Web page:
Staff Display: War

Books about war are always popular, for a variety of reasons, but I am not interested in making a political statement. I just wanted to highlight some of the great literature that arises from war.

I don’t have any great pearls of wisdom about war, as I don’t have any personal experience with it, so I’ll quote from a blog (http://www.artofmanliness.com/2013/12/02/books-about-war/) that is far more eloquent than I am:

“War is unquestionably mankind at his worst. Yet, paradoxically, it is in war that men — individual men — often show the very best of themselves. War is often the result of greed, stupidity, or depravity. But in it, men are often brave, loyal, and selfless… The study of war is the study of life, because war is life in the rawest sense. It is death, fear, power, love, adrenaline, sacrifice, glory, and the will to survive.”

I chose mostly fiction for this display, rather than straight-up historical non-fiction. I wanted to explore the idea of war and how it affects the individual, whether that person is a soldier or a combatant, a civilian caught in the midst of conflict and combat, or a society that finds itself engulfed by war. I purposely chose not to include any Holocaust literature, as I find it difficult to think objectively about war when the Holocaust is involved.

Signage is always a really fun part of putting a display together. I put up pictures of children’s alphabet blocks to spell out the letters W-A-R, along with pictures of those ubiquitous green army men. I really liked the uneasy feeling conveyed by this juxtaposition.

Some highly recommended reading:

We Die Alone: A World War II Epic of Escape and Endurance, by David Howarth – first published in 1955, this is the true story of Jan Baalsrud, a Norwegian who snuck back into an occupied Norway to recruit for the Resistance. This is a truly gripping account of incredible bad luck, amazing perseverance in the face of terrible odds, and the selflessness of people who helped him escape from the Germans. I read this a long time ago, but have never forgotten it. It is reminiscent of Shackleton’s ordeal in Antarctica, except Shackleton wasn’t in danger of being killed by other people.

The Young Lions, by Irwin Shaw – published in 1948, this was recommended to me by a customer a couple of years ago, and I wish I remembered her name so that I could thank her! It is the story of 3 soldiers – a young German Nazi, a young American Jew, and an older, cynical American. It is the story that underlies all other stories: Good and Evil. (You know, like when Matthew McGonaughey says at the end of the first season of True Detective, “There’s just one story: light versus dark”). It is one of the most beautiful books I have ever read. How could a book about war be beautiful? There are 6 or so pages that make this book that elevate this novel to something remarkable. This is when the young Jewish soldier finds himself in an English church, listening to the vicar deliver a war sermon to some soldiers that acknowledges the reality that the killing that they must do will be terrible, that it will not be glorious, and that there is no righteousness in the act of killing.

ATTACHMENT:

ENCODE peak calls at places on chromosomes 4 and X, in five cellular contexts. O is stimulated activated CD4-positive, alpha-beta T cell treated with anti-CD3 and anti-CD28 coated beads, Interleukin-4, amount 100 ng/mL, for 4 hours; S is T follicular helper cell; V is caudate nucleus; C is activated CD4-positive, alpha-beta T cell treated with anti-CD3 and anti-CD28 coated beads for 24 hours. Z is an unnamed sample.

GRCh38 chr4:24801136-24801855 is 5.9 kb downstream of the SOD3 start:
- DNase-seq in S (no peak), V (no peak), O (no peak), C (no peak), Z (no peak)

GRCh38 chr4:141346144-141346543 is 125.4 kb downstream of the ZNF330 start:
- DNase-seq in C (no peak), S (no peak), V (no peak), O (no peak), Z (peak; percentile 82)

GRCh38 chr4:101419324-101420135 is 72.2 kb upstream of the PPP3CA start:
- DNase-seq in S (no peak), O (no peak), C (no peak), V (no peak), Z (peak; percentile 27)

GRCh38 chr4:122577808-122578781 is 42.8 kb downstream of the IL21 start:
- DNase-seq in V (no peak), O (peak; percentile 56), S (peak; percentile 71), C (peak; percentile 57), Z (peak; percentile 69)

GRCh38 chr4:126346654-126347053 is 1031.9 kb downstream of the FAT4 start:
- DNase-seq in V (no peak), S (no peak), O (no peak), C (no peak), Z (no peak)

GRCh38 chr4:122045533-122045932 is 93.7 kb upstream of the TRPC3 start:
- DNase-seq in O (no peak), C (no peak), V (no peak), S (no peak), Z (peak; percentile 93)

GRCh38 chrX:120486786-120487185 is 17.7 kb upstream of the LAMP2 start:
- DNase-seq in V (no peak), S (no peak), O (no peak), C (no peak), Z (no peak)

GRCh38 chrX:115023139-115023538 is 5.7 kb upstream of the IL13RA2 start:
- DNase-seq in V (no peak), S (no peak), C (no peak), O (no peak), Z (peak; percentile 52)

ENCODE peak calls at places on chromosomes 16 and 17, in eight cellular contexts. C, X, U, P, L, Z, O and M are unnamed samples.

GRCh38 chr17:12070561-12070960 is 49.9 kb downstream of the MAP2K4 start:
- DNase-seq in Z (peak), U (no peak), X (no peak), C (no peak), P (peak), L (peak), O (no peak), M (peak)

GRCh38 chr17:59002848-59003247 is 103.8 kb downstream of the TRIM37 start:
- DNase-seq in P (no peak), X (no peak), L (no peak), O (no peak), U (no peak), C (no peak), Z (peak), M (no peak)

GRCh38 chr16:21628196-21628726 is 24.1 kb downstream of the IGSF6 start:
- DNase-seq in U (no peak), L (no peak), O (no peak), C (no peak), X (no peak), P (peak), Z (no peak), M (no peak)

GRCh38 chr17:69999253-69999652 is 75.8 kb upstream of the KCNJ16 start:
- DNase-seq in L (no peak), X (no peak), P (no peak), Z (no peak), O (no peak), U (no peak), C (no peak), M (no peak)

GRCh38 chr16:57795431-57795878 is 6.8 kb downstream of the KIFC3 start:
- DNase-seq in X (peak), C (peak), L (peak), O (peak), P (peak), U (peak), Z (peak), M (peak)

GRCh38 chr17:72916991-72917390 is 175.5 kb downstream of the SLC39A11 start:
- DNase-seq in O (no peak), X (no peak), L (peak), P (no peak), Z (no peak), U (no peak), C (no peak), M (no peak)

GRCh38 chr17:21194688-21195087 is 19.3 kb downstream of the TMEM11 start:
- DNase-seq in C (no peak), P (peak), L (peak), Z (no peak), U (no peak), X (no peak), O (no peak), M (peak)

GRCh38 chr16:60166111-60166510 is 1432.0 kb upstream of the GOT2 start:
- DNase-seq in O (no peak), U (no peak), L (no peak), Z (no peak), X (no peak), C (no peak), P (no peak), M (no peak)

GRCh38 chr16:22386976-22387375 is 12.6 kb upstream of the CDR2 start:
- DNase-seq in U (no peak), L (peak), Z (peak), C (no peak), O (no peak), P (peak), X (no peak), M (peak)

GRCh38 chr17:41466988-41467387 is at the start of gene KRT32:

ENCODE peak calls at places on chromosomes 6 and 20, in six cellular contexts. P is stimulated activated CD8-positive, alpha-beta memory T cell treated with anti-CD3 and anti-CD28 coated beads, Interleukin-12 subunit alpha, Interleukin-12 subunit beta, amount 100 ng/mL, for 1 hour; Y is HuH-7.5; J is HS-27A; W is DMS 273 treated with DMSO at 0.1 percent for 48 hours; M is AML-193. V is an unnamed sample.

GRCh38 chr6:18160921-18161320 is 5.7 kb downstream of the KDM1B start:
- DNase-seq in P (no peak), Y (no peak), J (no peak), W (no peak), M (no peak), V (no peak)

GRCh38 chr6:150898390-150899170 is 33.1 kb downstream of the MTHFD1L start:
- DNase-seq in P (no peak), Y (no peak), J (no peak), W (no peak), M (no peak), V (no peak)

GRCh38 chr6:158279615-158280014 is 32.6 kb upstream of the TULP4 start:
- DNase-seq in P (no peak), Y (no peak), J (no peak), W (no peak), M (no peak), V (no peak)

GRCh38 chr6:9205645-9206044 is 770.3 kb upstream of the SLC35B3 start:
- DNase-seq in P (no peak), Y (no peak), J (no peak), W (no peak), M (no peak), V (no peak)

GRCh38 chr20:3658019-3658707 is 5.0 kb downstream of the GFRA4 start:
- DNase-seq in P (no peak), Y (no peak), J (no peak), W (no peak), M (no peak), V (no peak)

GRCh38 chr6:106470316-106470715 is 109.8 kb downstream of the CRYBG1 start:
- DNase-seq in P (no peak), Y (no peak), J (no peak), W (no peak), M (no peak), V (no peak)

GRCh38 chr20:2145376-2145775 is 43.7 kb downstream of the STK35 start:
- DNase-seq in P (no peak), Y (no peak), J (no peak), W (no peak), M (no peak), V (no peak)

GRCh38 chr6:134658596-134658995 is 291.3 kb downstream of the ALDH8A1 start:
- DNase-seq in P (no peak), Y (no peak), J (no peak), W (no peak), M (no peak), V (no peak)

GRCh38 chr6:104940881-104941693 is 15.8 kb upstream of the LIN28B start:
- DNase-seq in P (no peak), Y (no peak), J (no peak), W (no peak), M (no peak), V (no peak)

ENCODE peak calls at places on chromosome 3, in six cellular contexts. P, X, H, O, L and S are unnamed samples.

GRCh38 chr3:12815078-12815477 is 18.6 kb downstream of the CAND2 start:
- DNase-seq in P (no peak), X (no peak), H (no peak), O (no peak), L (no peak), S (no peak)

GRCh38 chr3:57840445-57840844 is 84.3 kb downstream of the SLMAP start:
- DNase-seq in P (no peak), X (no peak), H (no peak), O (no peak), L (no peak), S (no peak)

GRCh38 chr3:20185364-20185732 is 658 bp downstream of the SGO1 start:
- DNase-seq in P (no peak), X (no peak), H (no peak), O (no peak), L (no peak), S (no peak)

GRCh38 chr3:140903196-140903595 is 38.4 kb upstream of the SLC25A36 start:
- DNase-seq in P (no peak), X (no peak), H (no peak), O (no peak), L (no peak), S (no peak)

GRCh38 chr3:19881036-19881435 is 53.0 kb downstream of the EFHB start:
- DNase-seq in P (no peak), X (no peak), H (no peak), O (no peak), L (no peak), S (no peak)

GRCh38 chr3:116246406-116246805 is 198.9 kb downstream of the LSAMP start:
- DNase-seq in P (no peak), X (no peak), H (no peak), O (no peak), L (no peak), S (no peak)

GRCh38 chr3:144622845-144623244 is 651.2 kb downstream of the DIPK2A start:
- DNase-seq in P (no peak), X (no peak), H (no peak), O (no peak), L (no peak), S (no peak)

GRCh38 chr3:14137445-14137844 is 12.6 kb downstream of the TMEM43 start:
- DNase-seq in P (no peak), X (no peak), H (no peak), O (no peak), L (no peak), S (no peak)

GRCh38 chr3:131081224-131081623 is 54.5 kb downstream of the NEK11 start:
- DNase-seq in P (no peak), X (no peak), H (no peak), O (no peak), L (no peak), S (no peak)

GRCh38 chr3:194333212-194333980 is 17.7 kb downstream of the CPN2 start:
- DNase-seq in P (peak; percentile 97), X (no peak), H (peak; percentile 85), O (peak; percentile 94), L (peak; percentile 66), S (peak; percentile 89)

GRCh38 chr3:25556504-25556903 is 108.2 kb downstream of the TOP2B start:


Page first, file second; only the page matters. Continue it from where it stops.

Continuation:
Half of a Yellow Sun by Chimamanda Ngozi Adichie

HHhH: A Novel by Laurent Binet

World War Z: An Oral History of the Zombie War by Max Brooks

Baghdad Central by Elliott Colla

Agincourt by Bernard Cornwell

The Narrow Road to the Deep North by Richard Flanagan

Billy Lynn’s Long Halftime Walk: A Novel by Ben Fountain

Catch-22 by Joseph Heller

The Sun Also Rises by Ernest Hemingway

A Farewell to Arms by Ernest Hemingway

Confederates in the Attic: Dispatches from the Unfinished Civil War by Tony Horwitz

Little Bighorn by John Hough Jr

Neverhome: A Novel by Laird Hunt

Daughters of Mars: A Novel by Thomas Keneally

American Sniper by Chris Kyle

Furies: War in Europe, 1450 – 1700 by Lauro Martines

War! What is it Good For?: Conflict and the Progress of Civilization from Primates to Robots by Ian Morris

Knife Fights: A Memoir of Modern War in Theory and Practice by John A. Nagl

Master and Commander by Patrick O’Brian

The Things They Carried by Tim O’Brien

The Yellow Birds by Kevin Powers

All Quiet on the Western Front  by Erich Maria Remarque

The final Storm by Jeff Shaara

The Killer Angels by Michael Shaara

First of July: A Novel by Elizabeth Speller

Soldier Girls: The Battles of Three Women at Home and at War by Helen Thorpe

The Guns of August: The Outbreak of World War 1; Barbara W. Tuchman’s Great War Series by Barbara W. Tuchman

Slaughter-House Five by Kurt Vonnegut

Snow Hunter by Paul Yoon

The Liberator: One World War II Soldier’s 500- Day Odyssey from the Beaches of Sicily to the Gates of Dachau by Alex Kershaw

We Die Alone by David Howarth

The Shetland Bus: A WWII Epic of Escape, Survival, and Adventure by David Howarth

~ Lysbeth

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